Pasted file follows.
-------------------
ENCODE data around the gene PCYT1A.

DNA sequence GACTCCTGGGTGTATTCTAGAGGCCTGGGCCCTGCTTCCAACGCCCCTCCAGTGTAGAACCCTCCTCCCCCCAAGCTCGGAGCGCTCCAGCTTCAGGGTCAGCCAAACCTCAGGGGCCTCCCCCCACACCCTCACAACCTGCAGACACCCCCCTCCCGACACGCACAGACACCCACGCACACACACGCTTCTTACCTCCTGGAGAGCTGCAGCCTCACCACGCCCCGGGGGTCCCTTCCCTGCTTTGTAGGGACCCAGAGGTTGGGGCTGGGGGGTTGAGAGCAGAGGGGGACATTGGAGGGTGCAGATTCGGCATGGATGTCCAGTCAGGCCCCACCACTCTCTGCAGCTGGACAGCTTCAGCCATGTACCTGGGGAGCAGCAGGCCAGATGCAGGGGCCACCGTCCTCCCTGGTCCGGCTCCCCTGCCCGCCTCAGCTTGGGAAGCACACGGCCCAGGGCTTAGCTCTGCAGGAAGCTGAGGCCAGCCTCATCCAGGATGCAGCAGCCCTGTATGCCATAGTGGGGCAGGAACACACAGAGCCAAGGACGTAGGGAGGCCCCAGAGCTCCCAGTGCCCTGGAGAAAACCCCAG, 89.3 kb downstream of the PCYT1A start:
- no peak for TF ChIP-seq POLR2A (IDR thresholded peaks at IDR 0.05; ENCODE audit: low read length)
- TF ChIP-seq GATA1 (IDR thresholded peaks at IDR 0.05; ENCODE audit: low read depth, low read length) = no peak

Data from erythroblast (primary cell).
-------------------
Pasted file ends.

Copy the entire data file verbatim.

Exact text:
ENCODE data around the gene PCYT1A.

DNA sequence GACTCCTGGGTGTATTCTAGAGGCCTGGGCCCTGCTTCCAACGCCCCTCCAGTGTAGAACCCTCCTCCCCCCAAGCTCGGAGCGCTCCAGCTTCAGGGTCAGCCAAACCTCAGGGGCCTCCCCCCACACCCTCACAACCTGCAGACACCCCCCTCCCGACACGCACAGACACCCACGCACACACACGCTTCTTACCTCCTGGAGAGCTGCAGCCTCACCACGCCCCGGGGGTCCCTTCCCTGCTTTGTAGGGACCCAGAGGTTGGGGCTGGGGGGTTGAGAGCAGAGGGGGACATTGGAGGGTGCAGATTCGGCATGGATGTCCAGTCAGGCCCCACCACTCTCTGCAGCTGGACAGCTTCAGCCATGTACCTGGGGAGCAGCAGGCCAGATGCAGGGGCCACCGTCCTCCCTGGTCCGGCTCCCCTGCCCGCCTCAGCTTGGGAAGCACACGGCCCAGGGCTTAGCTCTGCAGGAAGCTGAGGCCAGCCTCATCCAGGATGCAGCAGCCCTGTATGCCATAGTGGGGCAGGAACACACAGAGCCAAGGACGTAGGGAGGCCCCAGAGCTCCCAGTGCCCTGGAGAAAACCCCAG, 89.3 kb downstream of the PCYT1A start:
- no peak for TF ChIP-seq POLR2A (IDR thresholded peaks at IDR 0.05; ENCODE audit: low read length)
- TF ChIP-seq GATA1 (IDR thresholded peaks at IDR 0.05; ENCODE audit: low read depth, low read length) = no peak

Data from erythroblast (primary cell).